Dominic Johnson
University of Oxford

The Role of Religion in the Evolution of Cooperation and Conflict

Project Description:

My research at CTI will focus on three interconnected projects. First, I will complete a book manuscript on the role of supernatural punishment in human evolution. Cooperation is widely regarded as critical to the evolution of human beings, but explaining the subordination of self-interest for the benefit of others within the logic of Darwinian selection has proven difficult. One widely agreed solution is the punishment of non-cooperators, and this book project explores the possibility that beliefs in supernatural punishment, whether real or not, promote Darwinian fitness.
The second project explores the role of religious diversity in evolution. The “cognitive science of religion” (CSR) literature suggests that religious beliefs and behaviors arise from deep-seated cognitive mechanisms shared by all human beings, and that different religions share a common set of fundamental characteristics. While offering important insights, CSR has drawn attention away from religion’s extraordinary variation. Without variation, there can be no differential selection and thus no evolutionary change. Variation itself, therefore, is likely to serve important functions in the evolution of religion.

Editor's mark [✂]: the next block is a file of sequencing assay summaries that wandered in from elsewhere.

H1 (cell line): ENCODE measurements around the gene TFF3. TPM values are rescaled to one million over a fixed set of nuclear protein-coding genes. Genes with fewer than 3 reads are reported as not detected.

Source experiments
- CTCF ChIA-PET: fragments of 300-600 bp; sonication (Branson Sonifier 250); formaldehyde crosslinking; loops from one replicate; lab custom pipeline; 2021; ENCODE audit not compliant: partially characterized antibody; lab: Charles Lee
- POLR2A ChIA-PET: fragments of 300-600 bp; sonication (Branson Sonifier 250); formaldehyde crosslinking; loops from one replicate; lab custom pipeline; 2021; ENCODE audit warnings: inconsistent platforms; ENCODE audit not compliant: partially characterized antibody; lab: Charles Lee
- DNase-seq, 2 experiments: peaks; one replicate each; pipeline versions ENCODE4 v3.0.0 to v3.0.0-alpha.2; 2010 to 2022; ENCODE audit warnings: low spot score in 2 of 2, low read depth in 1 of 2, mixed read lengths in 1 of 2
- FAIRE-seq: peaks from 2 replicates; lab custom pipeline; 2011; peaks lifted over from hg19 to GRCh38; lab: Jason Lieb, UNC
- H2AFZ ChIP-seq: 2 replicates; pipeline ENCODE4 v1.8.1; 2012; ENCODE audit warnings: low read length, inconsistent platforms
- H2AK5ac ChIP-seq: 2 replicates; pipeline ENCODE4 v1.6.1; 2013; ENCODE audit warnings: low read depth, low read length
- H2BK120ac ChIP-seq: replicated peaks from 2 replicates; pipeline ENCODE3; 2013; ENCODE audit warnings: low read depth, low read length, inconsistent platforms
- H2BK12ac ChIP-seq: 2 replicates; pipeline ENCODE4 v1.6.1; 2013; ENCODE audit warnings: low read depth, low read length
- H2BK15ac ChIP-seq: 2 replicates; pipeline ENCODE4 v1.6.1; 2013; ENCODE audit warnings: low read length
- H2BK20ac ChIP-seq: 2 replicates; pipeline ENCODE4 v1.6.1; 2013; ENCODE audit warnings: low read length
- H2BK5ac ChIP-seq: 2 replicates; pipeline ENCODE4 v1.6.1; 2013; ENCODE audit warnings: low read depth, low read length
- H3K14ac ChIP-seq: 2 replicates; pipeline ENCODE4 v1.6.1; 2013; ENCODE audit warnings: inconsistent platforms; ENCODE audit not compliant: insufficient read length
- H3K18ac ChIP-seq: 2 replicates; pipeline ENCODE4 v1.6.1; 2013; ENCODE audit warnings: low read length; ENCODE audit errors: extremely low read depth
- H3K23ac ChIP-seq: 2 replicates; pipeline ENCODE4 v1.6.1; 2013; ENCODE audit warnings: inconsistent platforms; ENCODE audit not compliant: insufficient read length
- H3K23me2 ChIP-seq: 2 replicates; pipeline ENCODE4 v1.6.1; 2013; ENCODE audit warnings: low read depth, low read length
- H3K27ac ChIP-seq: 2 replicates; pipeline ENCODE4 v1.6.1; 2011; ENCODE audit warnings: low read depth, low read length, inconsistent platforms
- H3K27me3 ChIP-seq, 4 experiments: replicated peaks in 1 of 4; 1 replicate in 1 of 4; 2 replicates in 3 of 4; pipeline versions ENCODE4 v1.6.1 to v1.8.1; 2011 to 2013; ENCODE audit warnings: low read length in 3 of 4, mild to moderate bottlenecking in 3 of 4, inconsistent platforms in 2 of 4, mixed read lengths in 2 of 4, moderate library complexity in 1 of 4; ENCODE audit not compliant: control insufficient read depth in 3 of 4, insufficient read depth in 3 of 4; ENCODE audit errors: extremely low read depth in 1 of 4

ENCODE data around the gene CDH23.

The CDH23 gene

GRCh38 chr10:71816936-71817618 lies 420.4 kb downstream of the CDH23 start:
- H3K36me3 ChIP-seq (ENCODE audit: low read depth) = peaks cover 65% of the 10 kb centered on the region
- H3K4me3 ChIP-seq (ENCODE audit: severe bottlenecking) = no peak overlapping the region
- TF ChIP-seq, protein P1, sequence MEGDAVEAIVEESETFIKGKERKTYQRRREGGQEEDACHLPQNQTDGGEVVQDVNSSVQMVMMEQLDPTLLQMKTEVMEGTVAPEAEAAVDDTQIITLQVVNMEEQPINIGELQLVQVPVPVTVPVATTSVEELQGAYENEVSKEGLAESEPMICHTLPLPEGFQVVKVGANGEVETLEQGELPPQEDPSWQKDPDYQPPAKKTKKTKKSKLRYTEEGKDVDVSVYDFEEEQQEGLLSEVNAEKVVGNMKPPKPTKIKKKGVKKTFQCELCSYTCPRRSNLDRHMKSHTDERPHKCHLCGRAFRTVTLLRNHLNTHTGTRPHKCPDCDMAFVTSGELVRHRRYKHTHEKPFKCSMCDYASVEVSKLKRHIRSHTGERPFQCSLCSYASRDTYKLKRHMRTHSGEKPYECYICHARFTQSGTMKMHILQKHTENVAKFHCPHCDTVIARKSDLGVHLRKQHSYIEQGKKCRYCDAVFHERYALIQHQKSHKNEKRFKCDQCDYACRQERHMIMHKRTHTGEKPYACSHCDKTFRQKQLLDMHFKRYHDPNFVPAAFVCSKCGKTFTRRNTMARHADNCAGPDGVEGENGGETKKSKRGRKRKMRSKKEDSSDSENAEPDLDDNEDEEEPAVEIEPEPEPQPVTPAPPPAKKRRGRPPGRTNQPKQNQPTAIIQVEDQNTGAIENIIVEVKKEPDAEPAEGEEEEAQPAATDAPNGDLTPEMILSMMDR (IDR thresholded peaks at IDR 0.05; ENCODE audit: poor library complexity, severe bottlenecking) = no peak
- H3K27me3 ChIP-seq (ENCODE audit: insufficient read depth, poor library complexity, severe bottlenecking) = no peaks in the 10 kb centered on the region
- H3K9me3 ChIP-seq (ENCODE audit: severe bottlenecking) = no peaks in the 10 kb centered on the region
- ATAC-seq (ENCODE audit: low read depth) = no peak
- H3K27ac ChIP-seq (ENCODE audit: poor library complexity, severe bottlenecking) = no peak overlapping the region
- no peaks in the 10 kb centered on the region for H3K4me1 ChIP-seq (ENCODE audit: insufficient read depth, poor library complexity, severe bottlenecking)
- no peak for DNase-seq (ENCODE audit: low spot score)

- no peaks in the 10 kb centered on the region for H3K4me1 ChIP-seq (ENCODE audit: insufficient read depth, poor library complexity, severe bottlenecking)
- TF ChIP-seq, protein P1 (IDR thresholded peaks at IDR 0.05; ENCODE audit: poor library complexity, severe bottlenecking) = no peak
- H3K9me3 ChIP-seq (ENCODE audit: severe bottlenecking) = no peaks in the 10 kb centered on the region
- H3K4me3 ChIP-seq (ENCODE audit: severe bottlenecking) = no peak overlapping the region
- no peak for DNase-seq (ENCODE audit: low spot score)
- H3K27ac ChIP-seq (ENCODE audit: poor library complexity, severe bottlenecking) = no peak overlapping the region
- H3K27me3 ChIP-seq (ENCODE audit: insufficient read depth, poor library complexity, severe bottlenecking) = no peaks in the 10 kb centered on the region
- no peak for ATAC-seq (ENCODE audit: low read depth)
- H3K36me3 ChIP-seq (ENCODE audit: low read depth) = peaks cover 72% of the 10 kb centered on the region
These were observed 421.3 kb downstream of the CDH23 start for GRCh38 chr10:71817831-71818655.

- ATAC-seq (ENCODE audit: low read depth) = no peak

Third, I will develop a new book proposal on the role of religion in the evolution of human conflict. This deliberately turns the common appeal to religion’s role in the evolution of cooperation on its head. While there is almost a consensus that religion has played an important role in the evolution of cooperation, it has rarely been asked what this cooperation was for. This project will look at the role of religion in the evolution of human conflict. 

Dominic Johnson is Alistair Buchan Professor of International Relations at the University of Oxford. He received a D.Phil. from the University of Oxford in evolutionary biology, and a Ph.D. from the University of Geneva in political science. Drawing on both disciplines, he is interested in how new research on human biology and evolution is challenging theories of politics, conflict, and cooperation. He was formerly Professor of Biopolitics at the University of Edinburgh, and a post-doctoral fellow at Harvard, Stanford and Princeton Universities. Recent publications include “The Evolution of Overconfidence” (Nature, 2011) and “What are atheists for? Hypotheses on the functions of non-belief in the evolution of religion” (Religion, Brain & Behavior, 2012).